Migraines and headaches have long been viewed as a purely medical issue. But that’s not necessarily always the case.
While migraine education and research is constantly expanding, there still is no certainty of what medically causes (or cures) migraines.
In fact, even during severe migraine auras, there often are no underlying medical issues detected, and MRIs and CT scans are commonly negative. While medications are prescribed to treat migraines, it is usually done so with the understanding that what the person suffering from the migraine does on their own to understand their headaches may end up being the most effective treatment.
While there are many possible approaches for treating chronic migraines, psychotherapy has generally been low, if even visible, on this menu. However, psychotherapy can actually play a significant role in reducing frequency and severity of migraines and headaches.
While people who experience migraines may have a genetic predisposition, it’s apparent that many of the triggers for migraines originate from elements of our daily lives — including stress, moods, environment, and how we emotionally handle life’s situations, among others.
Chronic migraines and headaches likely are a symptom caused by an underlying issue, many of which may have a psychological basis. This doesn’t mean that sufferers are not, or shouldn’t be, experiencing pain — it merely indicates that psychological factors can be driving the chronic pain process.
Here are some of the possible benefits of psychotherapy to treat migraines and headaches:
1. Trigger identification. A therapist can facilitate a cognitive process toward understanding the environmental elements that can trigger a headache. This includes identifying patterns from anything such as meal content and sleep habits to habitual emotional and coping processes.
2. Trigger elimination. As patterns and possible triggers are identified, a therapist can help facilitate and monitor change toward a healthier environment. This can include cognitive or behavioral techniques that help remove or diminish the impact of the identified trigger.
3. Stress reduction. Stress is known to be a significant trigger for headaches and migraines. Therapy generally is a good place to improve stress management, regardless of the presence of physiological symptoms. The reduction of stress on its own can yield positive results with migraines and headaches.
4. Anger management. Stored anger (possibly from earlier life events), or a tendency toward bouts of anger also can lead to more migraines and headaches. Therapy is an appropriate setting for improving anger management and resolving stored anger.
5. Rumination management. Excessive amounts of rumination and dwelling can result in headaches from emotional stress. Therapy is an ideal setting for processing issues that cause ruminations, as well as improving the mechanism itself that leads to rumination.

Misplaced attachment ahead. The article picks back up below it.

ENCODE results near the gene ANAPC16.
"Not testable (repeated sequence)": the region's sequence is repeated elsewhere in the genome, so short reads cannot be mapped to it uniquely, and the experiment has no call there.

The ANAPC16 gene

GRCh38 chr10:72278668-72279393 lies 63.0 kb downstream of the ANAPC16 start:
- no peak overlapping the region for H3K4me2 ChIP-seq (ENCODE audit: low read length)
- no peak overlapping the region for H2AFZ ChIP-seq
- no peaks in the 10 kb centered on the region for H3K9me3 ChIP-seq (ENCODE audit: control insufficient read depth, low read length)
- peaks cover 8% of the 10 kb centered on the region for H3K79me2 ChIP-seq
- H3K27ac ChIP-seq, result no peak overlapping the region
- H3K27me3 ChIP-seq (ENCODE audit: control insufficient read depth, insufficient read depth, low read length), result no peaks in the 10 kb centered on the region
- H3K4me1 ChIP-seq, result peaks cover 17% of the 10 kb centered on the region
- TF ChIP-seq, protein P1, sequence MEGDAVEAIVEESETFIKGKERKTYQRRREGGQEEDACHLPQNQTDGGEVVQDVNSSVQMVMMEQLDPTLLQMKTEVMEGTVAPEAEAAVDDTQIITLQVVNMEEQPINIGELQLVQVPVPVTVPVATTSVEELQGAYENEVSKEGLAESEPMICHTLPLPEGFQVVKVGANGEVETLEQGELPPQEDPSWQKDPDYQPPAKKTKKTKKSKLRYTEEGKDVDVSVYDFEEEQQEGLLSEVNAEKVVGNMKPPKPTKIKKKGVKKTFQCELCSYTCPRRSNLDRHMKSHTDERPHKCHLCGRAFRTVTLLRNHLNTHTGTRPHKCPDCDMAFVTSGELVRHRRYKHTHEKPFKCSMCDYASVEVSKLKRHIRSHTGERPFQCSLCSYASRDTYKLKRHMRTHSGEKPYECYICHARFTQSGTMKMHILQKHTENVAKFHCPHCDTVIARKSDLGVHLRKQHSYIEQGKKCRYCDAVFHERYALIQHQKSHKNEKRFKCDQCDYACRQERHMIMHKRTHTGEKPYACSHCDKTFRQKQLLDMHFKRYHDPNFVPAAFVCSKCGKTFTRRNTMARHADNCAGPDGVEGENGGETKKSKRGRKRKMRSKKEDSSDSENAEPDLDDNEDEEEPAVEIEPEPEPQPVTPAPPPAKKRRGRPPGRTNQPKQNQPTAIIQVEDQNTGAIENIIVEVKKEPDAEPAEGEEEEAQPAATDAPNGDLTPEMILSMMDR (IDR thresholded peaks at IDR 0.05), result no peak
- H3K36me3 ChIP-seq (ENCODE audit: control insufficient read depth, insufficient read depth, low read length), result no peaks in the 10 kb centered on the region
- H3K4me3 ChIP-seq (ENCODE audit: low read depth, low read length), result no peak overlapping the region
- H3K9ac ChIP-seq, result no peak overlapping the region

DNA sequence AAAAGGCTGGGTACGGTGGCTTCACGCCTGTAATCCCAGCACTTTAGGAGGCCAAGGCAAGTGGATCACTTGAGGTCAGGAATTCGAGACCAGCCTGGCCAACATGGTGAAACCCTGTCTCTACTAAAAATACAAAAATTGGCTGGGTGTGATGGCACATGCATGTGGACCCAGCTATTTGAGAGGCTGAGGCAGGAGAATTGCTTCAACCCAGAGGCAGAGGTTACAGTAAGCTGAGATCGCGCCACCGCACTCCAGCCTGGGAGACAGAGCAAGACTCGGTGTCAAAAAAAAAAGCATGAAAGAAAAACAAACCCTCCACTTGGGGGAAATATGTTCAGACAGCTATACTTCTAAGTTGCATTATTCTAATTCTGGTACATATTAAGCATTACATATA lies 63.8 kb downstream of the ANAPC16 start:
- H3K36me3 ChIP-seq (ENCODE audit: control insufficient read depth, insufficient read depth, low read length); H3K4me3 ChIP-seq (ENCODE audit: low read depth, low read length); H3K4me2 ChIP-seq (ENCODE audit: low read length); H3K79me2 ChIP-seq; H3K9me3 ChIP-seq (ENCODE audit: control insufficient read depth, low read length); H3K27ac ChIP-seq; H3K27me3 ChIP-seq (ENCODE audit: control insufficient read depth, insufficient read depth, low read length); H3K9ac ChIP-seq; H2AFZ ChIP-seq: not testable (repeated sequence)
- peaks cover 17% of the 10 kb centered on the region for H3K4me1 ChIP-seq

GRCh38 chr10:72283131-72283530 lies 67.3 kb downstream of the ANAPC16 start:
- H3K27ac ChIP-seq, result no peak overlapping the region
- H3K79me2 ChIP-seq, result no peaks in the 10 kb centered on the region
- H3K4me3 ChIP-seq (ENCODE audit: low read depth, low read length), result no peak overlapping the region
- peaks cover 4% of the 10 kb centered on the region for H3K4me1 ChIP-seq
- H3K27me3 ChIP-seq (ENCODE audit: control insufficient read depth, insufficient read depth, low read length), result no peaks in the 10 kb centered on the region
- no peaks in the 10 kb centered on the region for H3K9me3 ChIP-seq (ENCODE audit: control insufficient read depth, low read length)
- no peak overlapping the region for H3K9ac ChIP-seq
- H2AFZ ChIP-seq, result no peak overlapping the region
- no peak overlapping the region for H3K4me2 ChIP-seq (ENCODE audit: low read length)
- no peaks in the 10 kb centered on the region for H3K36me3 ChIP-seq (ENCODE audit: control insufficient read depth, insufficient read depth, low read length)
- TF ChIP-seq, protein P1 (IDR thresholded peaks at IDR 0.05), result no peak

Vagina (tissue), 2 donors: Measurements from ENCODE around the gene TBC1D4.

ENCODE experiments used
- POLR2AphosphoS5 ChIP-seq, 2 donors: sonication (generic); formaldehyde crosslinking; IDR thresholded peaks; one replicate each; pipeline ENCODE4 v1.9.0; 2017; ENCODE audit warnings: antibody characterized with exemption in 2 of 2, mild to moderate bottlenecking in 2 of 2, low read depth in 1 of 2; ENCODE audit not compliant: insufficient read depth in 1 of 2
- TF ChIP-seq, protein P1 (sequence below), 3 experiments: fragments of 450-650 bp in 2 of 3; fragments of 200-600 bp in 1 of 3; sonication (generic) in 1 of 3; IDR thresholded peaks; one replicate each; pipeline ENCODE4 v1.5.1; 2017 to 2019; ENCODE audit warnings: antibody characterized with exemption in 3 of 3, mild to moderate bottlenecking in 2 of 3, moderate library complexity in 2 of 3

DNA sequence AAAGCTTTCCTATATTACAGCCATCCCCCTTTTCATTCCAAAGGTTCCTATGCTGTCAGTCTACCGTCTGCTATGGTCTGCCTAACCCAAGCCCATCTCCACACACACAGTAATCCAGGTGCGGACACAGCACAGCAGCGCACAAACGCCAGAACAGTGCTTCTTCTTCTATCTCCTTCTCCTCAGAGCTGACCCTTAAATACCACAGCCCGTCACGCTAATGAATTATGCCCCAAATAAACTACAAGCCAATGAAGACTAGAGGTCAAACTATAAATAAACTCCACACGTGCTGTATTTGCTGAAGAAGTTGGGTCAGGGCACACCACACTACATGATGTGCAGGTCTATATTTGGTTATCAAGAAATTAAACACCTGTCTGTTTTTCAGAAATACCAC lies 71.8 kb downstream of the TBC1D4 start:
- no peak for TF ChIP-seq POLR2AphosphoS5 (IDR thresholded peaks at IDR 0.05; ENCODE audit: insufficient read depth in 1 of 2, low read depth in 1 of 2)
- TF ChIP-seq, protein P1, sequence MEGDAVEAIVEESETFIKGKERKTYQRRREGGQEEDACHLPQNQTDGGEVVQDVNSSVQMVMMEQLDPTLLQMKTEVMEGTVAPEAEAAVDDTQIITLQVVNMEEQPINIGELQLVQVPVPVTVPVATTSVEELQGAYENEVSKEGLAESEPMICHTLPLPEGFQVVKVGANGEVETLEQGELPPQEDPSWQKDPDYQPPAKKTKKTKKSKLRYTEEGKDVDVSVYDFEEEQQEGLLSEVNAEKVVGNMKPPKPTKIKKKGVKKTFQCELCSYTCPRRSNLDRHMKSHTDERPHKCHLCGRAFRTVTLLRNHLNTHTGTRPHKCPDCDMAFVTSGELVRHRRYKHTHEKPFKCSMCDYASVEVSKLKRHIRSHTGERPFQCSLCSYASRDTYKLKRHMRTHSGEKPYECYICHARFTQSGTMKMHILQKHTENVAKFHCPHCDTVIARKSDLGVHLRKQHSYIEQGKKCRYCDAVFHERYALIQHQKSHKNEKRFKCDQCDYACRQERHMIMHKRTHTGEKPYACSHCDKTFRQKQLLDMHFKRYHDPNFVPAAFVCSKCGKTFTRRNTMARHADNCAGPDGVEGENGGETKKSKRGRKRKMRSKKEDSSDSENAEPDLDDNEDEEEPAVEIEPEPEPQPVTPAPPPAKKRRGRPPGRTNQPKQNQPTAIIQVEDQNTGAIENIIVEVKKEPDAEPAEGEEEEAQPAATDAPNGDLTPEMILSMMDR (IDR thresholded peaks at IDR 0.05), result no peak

6. Relaxation techniques. People who suffer from migraines often have difficulty fully slowing down and relaxing. It’s common for some people not to know or understand the feeling of relaxation, especially if they are commonly surrounded by stress or tension. Many forms of relaxation techniques can be learned in therapy, from basic breathing exercises to meditation, emotive imagery, and others.
7. Processing the migraines. This component is one that deserves emphasis. Merely dealing with chronic migraines or headaches brings up issues of its own that need to be dealt with. For example, if there is anger or resentment about suffering from migraines, these emotions can possibly lead to a triggering cycle of migraines. There also could be emotions of fear, sadness, frustration, and others that result from having to deal with chronic pain.
A migraine struggle also can cause issues with family and intimate relationships — especially if the migraineur feels misunderstood. For example, a woman said that her husband stated that a headache “can’t be that bad where you can’t help with the kids.” Having a space to be able to be heard and discuss management of these issues can be beneficial.
Obviously, it’s important to rule out any underlying medical issues before calling a therapist for migraine-based therapy. And while there are many possible treatments for migraines, no single method can currently claim to have the cure. It is generally suggested that a combination of approaches can be most effective, and with all of the possibilities that can lead to this struggle, therapy can be a worthwhile consideration as part of becoming headache-free.
This post currently has
You can read the comments or leave your own thoughts.
No trackbacks yet to this post.
Last reviewed: By John M. Grohol, Psy.D. on 20 Jul 2012
Published on PsychCentral.com. All rights reserved.
Feiles, N. (2012). Migraines and Headaches: Can Therapy Help?. Psych Central. Retrieved on March 10, 2014, from http://psychcentral.com/blog/archives/2012/07/20/migraines-and-headaches-can-therapy-help/